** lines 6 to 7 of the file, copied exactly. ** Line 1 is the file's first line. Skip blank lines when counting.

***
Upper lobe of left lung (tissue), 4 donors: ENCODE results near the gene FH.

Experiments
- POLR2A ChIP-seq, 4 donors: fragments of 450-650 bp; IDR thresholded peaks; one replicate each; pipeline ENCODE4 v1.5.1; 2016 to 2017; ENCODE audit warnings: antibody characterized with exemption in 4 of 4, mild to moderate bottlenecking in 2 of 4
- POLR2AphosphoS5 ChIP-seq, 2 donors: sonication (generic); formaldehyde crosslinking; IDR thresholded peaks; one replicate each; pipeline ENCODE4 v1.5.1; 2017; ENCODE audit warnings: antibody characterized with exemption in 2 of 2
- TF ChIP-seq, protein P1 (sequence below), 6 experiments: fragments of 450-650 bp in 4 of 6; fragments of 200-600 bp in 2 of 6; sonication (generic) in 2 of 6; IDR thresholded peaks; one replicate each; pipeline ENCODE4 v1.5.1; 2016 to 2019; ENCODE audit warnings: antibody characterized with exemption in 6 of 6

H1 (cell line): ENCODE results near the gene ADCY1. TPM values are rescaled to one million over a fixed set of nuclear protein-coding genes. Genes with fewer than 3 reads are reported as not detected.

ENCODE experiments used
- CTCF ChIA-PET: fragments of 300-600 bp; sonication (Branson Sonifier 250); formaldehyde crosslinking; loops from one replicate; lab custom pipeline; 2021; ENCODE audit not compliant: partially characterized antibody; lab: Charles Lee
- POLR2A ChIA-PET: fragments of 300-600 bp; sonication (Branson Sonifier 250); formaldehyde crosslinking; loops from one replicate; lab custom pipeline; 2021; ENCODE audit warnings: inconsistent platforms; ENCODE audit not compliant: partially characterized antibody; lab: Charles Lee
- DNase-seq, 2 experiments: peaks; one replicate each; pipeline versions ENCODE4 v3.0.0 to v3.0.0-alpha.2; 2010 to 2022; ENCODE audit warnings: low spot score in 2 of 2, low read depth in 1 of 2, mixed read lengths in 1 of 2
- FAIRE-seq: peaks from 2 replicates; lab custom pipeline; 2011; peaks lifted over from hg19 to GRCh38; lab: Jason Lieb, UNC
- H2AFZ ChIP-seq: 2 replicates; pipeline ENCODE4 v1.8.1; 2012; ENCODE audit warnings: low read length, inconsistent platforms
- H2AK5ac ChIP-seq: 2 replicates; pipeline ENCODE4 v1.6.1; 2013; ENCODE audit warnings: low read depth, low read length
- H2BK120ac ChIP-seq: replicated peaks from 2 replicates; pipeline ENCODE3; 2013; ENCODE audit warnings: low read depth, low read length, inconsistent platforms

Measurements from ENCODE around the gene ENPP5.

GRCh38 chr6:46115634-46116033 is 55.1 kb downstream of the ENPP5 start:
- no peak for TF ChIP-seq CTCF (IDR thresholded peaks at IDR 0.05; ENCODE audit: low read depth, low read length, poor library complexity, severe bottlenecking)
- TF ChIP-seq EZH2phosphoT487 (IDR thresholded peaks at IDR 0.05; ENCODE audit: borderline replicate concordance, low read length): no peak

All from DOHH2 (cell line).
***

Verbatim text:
H1 (cell line): ENCODE results near the gene ADCY1. TPM values are rescaled to one million over a fixed set of nuclear protein-coding genes. Genes with fewer than 3 reads are reported as not detected.

ENCODE experiments used